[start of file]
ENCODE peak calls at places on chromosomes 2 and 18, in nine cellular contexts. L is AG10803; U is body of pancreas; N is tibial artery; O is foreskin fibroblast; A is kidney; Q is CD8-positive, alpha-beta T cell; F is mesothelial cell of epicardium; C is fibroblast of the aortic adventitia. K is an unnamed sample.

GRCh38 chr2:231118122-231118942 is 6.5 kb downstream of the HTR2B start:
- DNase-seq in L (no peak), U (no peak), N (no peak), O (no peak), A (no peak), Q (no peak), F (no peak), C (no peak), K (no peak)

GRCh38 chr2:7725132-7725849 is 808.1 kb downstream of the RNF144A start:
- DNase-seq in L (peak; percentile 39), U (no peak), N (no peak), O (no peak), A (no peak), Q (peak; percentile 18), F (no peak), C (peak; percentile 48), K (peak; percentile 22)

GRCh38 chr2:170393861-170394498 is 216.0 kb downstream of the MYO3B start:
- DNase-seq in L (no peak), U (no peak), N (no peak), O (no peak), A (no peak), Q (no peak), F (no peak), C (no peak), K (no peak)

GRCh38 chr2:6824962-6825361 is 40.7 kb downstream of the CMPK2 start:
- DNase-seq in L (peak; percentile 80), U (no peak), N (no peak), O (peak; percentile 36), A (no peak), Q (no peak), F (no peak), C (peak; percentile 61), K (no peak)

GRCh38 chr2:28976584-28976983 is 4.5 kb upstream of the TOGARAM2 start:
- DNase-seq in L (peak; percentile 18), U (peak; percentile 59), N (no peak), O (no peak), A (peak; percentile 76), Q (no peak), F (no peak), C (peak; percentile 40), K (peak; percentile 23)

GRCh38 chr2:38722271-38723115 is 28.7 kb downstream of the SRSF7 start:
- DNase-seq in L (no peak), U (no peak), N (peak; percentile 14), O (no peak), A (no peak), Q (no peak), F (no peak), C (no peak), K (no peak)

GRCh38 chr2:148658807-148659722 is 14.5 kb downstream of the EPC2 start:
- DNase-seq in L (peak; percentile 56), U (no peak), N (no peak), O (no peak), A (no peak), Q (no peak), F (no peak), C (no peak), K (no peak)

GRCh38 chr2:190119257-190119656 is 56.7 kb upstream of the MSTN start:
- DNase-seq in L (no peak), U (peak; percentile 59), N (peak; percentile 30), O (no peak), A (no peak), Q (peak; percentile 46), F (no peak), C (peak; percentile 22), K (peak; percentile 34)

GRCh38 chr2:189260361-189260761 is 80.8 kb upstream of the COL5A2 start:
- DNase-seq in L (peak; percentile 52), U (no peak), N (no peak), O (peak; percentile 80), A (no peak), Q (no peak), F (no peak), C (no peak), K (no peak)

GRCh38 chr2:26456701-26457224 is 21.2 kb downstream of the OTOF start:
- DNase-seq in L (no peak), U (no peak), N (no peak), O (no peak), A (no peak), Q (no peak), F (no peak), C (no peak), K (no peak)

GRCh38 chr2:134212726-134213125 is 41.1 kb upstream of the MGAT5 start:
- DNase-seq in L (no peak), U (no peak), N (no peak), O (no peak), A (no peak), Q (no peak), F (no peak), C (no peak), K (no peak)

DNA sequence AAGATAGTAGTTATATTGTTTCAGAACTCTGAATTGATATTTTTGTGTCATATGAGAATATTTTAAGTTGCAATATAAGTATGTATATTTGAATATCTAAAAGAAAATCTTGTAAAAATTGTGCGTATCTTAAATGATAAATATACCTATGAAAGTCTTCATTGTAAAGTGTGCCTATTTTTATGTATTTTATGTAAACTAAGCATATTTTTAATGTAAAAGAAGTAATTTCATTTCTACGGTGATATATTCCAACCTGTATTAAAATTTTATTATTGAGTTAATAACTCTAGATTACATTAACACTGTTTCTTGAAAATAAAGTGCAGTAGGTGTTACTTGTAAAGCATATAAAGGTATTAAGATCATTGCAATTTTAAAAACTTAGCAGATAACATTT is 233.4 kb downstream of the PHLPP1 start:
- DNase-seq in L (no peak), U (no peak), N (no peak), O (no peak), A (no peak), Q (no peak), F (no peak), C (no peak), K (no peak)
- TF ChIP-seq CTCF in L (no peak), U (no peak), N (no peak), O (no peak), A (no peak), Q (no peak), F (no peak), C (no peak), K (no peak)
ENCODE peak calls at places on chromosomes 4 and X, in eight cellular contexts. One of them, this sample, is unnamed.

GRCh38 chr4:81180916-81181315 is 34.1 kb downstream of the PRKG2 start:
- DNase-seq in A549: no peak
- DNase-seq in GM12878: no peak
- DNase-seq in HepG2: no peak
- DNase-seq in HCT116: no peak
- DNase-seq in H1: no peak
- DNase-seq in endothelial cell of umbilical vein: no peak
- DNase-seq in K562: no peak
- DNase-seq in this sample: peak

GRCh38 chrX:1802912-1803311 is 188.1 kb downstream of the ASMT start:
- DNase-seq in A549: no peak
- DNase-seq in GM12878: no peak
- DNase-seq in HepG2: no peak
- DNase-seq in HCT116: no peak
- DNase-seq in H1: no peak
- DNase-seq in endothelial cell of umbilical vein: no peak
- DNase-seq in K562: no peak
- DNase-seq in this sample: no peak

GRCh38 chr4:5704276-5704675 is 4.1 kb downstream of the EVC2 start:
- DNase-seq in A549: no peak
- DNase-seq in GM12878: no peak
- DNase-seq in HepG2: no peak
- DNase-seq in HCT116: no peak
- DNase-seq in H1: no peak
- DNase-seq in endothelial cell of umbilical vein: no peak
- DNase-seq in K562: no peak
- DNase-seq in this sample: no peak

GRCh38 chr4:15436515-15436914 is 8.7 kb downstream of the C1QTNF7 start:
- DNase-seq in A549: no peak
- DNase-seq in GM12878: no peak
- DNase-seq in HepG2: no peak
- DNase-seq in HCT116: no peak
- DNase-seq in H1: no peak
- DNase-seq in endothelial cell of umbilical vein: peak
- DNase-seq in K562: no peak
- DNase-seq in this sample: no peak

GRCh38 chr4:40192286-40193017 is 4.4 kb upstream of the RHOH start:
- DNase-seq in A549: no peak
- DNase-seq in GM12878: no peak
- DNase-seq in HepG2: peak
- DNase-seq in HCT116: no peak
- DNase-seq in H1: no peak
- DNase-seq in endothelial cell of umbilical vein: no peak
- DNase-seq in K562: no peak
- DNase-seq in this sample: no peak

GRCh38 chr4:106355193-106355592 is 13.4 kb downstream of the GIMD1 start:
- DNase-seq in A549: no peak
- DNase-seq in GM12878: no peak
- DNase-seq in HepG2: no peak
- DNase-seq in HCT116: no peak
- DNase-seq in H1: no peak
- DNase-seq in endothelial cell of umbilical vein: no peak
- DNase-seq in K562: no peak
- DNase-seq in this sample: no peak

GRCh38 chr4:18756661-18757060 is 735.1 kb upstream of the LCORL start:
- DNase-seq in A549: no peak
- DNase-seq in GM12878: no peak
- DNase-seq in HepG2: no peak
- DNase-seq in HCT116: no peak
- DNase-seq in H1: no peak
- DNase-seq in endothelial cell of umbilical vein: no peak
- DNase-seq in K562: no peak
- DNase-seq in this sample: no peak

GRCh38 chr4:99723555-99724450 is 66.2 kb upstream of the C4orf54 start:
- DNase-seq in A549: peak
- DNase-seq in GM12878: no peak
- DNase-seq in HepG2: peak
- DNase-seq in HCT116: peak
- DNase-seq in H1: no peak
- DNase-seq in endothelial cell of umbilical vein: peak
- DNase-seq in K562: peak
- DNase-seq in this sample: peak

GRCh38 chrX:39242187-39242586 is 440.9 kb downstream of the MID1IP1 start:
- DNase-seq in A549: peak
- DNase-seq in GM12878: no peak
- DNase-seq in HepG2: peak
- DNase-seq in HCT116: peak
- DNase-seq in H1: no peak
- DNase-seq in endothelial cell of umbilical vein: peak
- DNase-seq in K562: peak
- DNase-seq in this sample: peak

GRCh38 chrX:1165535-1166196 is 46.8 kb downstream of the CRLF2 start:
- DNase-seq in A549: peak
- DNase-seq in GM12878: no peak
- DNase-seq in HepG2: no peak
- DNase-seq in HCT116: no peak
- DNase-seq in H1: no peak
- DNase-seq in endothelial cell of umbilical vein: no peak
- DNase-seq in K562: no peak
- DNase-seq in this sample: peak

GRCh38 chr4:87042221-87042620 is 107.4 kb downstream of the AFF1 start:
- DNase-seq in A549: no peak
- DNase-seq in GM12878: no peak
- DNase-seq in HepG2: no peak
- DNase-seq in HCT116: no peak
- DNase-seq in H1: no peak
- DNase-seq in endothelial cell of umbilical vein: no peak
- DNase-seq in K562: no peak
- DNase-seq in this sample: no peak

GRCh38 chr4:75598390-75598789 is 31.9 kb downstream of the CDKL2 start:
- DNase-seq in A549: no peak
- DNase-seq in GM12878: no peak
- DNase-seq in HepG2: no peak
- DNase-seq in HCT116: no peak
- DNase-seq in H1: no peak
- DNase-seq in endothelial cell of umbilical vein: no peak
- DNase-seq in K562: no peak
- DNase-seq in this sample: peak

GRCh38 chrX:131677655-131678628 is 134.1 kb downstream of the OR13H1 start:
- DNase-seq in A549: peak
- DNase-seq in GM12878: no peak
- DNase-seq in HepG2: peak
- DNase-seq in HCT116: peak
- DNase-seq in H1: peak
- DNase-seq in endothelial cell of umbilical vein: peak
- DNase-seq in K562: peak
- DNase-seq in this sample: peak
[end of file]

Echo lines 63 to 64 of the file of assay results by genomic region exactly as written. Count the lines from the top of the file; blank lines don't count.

- DNase-seq in this sample: no peak

GRCh38 chr4:40192286-40193017 is 4.4 kb upstream of the RHOH start: